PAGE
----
A siteswap pattern is a sequence of numbers. Each number represents a type of throw to be done at that time or "beat" in the sequence. A number in a siteswap generally represents the kind of throw that would be done in the basic pattern for that number of objects (juggled at the same speed as the siteswap). In a vanilla siteswap, odd numbers represent throws that cross from one hand to the other, and even numbers represent throws that are caught by the same hand that made the throw. Numbers greater than 9 are written as letters, so that "10" is "a" and "11" is "b" and so on. (This is not hexadecimal, it's just writing numbers as letters to avoid ambiguous double-digits. Numbers beyond f are written as g, h, i... not 10, 11, 12...) Strings of values are sometimes written separated (e.g. "6 4 5 1" or "10 8 6 4"), but with alphanumeric digits the spaces are unnecessary, so siteswaps are generally written without spaces (e.g. "6451" or "a864").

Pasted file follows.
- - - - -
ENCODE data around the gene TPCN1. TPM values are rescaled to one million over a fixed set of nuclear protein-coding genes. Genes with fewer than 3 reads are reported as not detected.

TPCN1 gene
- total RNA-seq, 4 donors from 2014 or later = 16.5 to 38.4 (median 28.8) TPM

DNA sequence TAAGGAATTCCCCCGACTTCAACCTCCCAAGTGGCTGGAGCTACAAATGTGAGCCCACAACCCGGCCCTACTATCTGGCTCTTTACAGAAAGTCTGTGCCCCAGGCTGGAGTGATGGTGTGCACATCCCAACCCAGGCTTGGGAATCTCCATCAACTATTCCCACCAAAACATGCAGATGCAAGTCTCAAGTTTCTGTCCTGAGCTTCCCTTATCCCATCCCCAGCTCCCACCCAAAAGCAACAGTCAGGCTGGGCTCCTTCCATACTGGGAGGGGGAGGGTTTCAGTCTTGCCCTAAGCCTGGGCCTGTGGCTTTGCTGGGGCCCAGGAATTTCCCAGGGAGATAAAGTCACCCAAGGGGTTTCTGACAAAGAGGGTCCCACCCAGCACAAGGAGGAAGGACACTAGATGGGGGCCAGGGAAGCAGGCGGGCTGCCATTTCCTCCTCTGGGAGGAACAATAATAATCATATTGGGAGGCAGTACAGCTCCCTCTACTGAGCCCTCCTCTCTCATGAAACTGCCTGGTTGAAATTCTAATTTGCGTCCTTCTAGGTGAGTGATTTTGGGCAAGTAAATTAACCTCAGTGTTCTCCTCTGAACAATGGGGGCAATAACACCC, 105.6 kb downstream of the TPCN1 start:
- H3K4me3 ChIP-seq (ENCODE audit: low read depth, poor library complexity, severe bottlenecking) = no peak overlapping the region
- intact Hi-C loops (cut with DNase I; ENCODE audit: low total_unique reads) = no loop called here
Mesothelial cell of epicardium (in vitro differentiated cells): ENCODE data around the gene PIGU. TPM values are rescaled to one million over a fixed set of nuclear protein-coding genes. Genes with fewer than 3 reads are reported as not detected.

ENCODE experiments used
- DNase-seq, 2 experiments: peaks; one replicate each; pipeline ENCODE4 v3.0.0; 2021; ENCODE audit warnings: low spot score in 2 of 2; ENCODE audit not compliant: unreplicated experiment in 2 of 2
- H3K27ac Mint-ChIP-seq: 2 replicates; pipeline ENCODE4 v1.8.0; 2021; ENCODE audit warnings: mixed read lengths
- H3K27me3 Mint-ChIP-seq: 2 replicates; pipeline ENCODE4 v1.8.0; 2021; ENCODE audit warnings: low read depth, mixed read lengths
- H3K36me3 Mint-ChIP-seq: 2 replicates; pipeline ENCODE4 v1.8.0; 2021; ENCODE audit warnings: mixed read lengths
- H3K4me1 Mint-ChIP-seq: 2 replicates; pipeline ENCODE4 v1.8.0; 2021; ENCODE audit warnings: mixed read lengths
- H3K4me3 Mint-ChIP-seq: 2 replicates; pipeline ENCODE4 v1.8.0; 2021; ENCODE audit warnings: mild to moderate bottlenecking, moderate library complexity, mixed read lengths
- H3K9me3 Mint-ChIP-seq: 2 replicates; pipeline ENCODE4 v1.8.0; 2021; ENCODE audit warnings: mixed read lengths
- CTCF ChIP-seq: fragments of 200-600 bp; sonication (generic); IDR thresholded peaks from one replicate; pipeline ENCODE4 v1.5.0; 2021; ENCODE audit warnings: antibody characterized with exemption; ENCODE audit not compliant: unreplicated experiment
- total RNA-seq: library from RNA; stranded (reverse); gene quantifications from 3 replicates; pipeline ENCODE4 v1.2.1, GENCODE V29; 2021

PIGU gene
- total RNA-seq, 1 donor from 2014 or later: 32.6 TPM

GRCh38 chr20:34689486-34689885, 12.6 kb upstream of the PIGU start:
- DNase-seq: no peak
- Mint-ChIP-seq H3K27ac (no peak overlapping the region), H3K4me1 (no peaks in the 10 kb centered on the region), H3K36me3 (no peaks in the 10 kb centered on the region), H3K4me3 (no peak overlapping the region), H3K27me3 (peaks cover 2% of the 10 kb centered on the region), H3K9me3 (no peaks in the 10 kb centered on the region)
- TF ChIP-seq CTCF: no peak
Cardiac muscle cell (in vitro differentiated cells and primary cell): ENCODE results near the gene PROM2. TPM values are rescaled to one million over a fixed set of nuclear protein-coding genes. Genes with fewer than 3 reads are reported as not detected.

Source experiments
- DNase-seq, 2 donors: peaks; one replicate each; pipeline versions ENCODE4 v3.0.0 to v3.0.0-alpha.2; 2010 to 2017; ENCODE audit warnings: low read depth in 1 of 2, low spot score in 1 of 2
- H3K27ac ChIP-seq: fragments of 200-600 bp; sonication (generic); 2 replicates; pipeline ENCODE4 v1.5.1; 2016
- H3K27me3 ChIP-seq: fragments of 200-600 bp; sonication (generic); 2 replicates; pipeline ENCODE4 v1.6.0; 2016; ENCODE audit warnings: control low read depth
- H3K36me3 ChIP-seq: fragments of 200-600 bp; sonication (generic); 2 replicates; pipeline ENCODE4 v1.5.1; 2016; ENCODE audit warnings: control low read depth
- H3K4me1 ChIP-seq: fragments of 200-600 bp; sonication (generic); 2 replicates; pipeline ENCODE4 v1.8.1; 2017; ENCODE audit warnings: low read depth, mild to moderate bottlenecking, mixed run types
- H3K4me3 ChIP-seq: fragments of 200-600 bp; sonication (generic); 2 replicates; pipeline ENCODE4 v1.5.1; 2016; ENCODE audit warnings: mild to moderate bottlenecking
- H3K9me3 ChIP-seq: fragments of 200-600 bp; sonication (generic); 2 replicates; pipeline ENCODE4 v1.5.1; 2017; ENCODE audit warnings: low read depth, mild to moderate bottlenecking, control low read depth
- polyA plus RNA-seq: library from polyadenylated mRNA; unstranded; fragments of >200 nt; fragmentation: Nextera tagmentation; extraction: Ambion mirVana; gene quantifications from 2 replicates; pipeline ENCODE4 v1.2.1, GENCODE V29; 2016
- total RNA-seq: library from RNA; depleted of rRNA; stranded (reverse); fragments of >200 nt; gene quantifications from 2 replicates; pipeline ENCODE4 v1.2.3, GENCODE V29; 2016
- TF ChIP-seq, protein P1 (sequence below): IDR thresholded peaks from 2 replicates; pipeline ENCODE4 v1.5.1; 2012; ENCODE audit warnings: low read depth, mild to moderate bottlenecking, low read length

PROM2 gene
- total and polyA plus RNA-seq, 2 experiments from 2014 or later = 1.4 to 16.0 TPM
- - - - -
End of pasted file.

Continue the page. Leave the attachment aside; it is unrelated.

There are three numbers with special meanings: a "0" is a pause with an empty hand (the hand that would throw on that beat does nothing because it has nothing to throw), a "1" is a quick pass straight across to the other hand (also called a handoff, a feed, a zip, or a vamp), and a "2" is usually a pause with an object held in the hand that would otherwise throw on that beat (called a passive 2). An active 2 (which can be notated as "2T") is a quick throw that comes right back to the same hand before that hand does any more throws. These are all things that can be done continually with their respective numbers of objects.